5. The team also performs its work in accordance with the Office’s most recent Practice Review and Internal Audit Plan, as recommended by the Audit Committee and approved by the Auditor General. The Plan is based on systematic, cyclical monitoring of the work of all engagement leaders in the Office.
6. To ensure that audits meet the standards of the Chartered Professional Accountants of Canada, the Office establishes policies and procedures for its work. These are outlined in the Office’s Annual Audit Manual, in its System of Quality Control, and in various other audit tools that guide auditors through the required steps. The two assistant auditors general responsible for financial audits provide leadership and oversight of the Office’s financial audit practice and contribute to the quality of individual audits.
7. This report summarizes the key observations related to the practice reviews of selected financial audits completed in the 2016–17 fiscal year.
8. The objective of practice review is to provide the Auditor General with assurance that
- financial audits comply with professional standards, Office policies, and applicable legislative and regulatory requirements; and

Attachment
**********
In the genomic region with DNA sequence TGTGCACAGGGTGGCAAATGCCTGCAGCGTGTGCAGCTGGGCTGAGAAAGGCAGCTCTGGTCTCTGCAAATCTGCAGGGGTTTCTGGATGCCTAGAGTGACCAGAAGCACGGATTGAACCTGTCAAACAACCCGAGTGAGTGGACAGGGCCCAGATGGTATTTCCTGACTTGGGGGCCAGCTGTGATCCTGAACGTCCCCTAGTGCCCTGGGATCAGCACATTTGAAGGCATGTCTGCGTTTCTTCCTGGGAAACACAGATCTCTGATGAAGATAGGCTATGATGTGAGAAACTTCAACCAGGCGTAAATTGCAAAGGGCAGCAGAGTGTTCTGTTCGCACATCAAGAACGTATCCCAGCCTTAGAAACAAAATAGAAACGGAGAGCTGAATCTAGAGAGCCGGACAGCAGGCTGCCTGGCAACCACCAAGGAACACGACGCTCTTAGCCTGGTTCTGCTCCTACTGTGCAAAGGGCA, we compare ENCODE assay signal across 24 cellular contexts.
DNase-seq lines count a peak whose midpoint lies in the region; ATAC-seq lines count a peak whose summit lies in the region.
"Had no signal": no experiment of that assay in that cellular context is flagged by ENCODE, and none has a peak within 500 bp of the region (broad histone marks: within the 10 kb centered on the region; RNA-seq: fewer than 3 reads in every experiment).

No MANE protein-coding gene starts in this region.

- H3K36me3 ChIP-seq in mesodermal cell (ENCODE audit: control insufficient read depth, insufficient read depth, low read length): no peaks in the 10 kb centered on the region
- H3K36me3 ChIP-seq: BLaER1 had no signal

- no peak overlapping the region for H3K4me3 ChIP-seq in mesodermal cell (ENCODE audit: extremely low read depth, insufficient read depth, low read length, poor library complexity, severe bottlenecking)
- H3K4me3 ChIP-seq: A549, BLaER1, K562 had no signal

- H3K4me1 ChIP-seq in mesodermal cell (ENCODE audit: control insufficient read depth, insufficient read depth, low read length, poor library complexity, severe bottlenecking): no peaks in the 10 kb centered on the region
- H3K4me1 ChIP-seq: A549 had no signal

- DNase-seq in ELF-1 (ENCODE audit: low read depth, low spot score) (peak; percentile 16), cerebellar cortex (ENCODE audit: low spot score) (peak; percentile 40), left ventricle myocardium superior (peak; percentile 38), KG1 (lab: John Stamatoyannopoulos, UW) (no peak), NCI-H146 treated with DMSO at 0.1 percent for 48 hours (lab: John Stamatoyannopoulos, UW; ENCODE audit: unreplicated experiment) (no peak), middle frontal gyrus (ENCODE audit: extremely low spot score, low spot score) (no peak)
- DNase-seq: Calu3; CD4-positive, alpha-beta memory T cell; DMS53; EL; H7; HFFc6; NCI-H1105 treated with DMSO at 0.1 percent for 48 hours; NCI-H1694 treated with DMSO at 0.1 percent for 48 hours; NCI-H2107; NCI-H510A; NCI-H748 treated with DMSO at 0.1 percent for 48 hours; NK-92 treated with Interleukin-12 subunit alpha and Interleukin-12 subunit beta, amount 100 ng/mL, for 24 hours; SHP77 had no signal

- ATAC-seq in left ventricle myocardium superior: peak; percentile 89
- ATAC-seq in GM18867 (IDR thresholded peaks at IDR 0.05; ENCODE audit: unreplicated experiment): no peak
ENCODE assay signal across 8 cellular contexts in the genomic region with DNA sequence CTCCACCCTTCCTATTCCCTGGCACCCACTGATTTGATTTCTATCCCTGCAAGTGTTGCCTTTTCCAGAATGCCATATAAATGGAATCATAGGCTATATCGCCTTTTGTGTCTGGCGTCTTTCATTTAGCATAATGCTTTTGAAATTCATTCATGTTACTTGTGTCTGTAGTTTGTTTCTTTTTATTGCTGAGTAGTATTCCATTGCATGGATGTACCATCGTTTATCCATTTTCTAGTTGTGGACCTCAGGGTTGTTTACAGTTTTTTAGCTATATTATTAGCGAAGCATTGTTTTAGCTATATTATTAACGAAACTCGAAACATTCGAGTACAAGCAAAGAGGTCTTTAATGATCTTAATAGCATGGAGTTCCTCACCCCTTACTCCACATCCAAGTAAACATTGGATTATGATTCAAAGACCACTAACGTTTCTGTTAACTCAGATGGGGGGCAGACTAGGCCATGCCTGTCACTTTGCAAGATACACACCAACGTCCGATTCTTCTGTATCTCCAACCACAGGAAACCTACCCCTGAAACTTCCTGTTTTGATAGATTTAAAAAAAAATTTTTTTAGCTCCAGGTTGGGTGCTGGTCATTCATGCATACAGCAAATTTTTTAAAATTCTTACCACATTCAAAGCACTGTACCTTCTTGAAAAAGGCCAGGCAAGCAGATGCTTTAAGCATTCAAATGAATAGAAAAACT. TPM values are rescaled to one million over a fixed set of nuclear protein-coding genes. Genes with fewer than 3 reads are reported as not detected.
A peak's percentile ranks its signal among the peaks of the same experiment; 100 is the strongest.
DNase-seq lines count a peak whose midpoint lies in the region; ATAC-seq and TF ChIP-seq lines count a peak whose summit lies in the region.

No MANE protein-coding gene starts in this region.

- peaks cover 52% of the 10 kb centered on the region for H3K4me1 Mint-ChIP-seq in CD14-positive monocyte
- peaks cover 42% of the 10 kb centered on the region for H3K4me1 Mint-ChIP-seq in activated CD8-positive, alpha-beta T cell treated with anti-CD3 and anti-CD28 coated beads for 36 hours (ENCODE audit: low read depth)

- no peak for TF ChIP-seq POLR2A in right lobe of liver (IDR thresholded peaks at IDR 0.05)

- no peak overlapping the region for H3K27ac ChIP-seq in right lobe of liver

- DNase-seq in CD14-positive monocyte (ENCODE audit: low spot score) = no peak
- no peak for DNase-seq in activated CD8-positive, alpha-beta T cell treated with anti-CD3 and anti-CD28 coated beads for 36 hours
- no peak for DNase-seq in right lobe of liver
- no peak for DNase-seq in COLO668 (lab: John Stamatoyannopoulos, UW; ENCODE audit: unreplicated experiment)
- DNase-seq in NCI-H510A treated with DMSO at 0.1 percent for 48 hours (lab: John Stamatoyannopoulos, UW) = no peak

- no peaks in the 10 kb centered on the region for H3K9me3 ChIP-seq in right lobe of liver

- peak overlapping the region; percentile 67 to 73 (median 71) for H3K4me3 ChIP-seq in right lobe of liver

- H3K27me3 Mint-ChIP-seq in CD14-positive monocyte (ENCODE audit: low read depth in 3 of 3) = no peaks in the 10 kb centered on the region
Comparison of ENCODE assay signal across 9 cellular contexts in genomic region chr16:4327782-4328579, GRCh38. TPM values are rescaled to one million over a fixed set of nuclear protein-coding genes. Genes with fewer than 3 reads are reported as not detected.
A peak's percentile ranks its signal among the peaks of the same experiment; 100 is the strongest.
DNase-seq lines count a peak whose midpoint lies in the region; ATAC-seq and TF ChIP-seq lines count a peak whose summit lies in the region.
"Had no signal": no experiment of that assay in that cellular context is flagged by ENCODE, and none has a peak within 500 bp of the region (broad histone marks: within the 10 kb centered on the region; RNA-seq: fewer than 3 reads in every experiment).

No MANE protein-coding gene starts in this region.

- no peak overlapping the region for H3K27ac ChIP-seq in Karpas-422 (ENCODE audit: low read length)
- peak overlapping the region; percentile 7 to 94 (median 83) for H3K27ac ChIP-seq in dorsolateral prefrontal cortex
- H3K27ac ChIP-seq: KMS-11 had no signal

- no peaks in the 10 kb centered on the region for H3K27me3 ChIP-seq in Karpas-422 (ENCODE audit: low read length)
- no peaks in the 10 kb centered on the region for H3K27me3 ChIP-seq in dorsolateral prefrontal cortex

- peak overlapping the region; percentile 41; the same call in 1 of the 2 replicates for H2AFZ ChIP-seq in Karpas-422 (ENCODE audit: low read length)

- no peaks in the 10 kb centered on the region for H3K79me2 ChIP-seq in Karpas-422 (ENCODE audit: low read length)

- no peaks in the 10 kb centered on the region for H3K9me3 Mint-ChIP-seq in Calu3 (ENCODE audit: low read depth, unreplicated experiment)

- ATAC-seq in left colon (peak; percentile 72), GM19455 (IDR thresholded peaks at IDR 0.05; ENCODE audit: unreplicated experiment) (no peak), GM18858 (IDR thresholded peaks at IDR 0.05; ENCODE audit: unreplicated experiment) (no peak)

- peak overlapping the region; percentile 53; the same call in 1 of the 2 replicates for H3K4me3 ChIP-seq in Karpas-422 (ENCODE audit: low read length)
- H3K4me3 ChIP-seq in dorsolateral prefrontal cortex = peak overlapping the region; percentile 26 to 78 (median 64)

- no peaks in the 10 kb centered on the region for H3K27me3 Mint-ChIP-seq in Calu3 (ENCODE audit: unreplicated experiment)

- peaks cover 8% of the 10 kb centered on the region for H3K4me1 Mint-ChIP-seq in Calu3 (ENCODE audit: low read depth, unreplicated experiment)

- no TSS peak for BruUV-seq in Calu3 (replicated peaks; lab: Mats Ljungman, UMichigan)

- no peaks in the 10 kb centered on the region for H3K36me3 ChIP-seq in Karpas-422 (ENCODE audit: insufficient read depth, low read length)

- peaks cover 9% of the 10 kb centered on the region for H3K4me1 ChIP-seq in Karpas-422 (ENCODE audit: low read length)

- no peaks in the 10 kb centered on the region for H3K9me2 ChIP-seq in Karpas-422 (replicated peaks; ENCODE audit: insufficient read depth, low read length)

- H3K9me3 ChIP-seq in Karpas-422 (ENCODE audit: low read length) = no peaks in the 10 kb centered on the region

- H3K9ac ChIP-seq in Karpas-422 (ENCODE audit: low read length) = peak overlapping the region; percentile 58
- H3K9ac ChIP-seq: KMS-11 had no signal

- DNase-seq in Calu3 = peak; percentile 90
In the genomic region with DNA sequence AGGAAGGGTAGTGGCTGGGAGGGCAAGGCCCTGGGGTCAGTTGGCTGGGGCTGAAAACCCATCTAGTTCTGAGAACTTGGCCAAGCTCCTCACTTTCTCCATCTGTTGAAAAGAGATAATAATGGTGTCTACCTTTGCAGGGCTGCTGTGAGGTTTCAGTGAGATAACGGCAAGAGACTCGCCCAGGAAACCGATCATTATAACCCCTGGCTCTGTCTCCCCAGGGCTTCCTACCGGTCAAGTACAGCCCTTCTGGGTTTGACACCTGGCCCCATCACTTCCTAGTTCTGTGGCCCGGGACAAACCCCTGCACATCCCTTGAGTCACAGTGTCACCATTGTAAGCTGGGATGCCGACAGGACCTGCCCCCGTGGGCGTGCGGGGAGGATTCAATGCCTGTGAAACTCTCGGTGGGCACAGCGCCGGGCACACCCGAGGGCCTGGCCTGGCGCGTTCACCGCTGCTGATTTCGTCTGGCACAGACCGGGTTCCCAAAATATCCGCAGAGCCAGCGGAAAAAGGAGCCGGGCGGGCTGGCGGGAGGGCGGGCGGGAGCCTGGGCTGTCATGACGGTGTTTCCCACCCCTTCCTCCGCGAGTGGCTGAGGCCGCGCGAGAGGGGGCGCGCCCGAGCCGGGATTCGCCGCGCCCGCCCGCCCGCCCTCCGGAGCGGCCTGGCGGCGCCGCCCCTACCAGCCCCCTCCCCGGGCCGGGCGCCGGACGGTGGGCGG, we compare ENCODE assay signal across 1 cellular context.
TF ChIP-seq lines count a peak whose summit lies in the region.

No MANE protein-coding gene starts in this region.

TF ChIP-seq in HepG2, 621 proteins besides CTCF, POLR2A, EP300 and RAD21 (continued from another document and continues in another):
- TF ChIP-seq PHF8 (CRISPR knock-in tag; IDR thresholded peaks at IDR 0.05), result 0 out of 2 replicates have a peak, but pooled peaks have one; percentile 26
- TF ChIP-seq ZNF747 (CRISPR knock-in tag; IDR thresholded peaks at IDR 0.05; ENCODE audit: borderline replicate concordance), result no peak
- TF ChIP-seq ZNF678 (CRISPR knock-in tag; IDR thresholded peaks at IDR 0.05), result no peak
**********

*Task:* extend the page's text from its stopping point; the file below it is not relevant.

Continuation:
- independent auditors’ reports are supported and appropriate.
Scope and methodology
9. The Practice Review and Internal Audit team conducted practice reviews of six financial audits completed in the 2016–17 fiscal year and one financial audit completed in the 2015–16 fiscal year.Footnote 1 Our methodology requires that we review a selection of completed audits on a cyclical basis, including at least one engagement for each engagement leader over a four-year monitoring cycle. We used a random sampling approach to select the engagement leaders and their related files.
10. Our reviews included an examination of electronic (TeamMate) files as well as paper files, if applicable. We reviewed documentation related to the planning, examination, and reporting of the audits. We also met selected audit team members and other internal specialists, as needed, to discuss issues.
11. We reviewed all files selected in terms of the System of Quality Control (Appendix A). We focused our work on the selected elements and process controls that we considered to be key or high risk (Appendix B) in the selected audits.
12. For each audit reviewed, we rated each selected System of Quality Control element and process control as one of the following: